Travel agency behemoth Flight Centre has been hit with Federal Court action by trade union Together Queensland over claims of systemic underpayment of employees.
The court action was launched on Friday based on the advice of Maurice Blackburn Lawyers, which has investigated the employee records of five Flight Centre staffers over the last six years.
The investigation found that Flight Centre failed to pay minimum wages, penalty and overtime rates, annual leave and leave loading at the correct rate to the five employees who have come forward, and did not provide the correct rest and meal breaks, according to Together Queensland.
Speaking at a press conference on Friday, Giri Sivaraman from Maurice Blackburn said the calculations for the five employees who were investigated revealed systematic underpayment totalling approximately $250,000.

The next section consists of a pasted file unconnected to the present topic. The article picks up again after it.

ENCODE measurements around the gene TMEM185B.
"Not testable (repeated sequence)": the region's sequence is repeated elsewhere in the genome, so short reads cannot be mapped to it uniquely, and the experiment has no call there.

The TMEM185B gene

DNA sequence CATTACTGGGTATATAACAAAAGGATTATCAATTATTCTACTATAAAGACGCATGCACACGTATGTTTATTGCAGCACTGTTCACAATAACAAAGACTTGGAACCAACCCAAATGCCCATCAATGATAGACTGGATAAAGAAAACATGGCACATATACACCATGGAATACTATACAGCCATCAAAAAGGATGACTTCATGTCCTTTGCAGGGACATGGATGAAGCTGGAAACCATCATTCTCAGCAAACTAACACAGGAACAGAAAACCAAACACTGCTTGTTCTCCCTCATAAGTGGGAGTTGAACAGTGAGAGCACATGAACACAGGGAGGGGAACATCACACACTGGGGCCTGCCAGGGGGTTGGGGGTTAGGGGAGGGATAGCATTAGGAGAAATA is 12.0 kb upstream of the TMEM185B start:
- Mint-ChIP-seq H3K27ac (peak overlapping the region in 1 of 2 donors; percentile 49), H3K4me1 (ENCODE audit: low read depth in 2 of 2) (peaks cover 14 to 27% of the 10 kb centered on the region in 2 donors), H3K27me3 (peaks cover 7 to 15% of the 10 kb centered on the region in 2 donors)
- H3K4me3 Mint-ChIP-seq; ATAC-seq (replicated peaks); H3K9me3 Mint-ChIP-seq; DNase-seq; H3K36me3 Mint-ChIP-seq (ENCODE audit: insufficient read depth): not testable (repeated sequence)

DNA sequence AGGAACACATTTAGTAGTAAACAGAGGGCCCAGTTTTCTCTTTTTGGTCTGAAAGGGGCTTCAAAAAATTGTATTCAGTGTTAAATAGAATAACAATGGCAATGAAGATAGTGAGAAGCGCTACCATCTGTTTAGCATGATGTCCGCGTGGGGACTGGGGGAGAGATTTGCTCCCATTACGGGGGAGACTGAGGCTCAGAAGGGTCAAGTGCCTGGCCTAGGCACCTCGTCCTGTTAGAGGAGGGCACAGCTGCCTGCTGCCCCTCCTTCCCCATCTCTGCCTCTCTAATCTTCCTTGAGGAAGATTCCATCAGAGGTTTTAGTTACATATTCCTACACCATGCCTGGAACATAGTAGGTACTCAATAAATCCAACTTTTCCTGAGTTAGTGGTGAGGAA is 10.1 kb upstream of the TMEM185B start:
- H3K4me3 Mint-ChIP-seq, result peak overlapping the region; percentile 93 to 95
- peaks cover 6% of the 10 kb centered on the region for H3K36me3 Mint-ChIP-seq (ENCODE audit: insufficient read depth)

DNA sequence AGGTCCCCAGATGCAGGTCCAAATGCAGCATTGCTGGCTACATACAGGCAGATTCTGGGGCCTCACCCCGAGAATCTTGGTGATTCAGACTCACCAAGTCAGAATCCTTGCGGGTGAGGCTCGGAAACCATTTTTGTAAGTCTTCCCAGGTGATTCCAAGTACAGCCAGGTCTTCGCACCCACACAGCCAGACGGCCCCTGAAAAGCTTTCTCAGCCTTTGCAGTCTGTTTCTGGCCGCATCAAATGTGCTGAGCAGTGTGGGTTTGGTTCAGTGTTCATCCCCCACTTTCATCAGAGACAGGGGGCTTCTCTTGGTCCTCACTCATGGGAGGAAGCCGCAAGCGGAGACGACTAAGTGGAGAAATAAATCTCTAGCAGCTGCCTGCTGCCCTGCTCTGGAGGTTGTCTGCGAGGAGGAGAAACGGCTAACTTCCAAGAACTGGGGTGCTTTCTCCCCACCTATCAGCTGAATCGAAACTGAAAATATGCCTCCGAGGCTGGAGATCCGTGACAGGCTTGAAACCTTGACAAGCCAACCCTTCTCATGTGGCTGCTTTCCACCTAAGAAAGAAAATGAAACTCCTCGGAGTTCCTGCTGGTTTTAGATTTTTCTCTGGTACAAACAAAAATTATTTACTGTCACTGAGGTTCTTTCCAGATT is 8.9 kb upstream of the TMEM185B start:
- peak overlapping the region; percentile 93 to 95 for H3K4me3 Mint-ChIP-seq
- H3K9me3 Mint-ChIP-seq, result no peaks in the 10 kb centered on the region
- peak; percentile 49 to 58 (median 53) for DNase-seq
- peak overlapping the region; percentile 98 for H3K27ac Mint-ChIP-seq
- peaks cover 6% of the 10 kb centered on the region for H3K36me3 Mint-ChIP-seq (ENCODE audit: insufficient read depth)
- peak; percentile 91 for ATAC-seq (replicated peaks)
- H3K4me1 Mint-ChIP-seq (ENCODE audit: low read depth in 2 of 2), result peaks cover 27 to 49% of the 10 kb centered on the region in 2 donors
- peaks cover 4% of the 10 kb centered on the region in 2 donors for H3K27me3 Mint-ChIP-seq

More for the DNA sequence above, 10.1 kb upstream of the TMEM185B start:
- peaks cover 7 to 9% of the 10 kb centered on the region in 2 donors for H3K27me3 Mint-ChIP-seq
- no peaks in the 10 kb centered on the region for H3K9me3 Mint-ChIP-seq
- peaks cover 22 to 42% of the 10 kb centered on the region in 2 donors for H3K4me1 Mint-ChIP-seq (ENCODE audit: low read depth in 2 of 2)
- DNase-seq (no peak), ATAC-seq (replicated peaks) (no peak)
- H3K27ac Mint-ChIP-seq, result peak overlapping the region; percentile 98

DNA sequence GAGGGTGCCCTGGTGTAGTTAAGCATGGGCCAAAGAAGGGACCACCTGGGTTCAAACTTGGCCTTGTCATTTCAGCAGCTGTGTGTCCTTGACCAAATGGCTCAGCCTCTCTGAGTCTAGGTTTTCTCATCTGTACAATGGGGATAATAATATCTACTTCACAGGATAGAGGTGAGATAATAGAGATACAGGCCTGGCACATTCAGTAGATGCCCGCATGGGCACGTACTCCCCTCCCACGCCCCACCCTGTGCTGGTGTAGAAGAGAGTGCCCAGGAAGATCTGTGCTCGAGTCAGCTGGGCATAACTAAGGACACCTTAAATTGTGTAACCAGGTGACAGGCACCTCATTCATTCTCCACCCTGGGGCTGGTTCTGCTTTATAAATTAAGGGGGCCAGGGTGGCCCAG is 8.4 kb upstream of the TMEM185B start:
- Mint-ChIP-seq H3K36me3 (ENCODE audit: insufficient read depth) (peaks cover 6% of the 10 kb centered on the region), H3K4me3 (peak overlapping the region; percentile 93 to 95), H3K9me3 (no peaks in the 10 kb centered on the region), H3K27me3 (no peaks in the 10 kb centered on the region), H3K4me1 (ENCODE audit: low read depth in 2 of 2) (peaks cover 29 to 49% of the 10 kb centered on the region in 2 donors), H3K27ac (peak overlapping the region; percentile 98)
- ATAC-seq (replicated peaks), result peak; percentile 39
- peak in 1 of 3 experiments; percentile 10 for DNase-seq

“What we are saying is Flight Centre has a really dubious pay structure,” he said.
“It means that people are getting paid under the modern retail award, which is the award that they’ve got to comply with, and we’ve brought this claim in the name of the union, Together union, on behalf of the five employees who we say are owed $250,000.”
Flight Centre’s argument is that it has top-up payments for employees whose earnings don’t meet the award level with their retainer and commission. However, Sivaraman said its argument doesn’t stack up.
“We accept that there are some commissions and top-ups. The point is, the is a pay structure where, on your salary, you will earn less than the award,” he said.
“Then there are these at-risk payments that you may never meet – only if you get sales will you get there – that might mean that you get up to the basic safety net; the award level.
“You can’t offset commissions against what you’re entitled to under an award. And with the top-ups, they’re random, inconsistent payments, there’s no rationale, we don’t understand when they’re paid and whether you actually get up to the award level anyway.”
Travel Weekly has contacted Flight Centre for comment.
The court action coincided with Flight Centre’s announcement of a lower profit guidance for FY19 due to its underperforming leisure travel operations in Australia.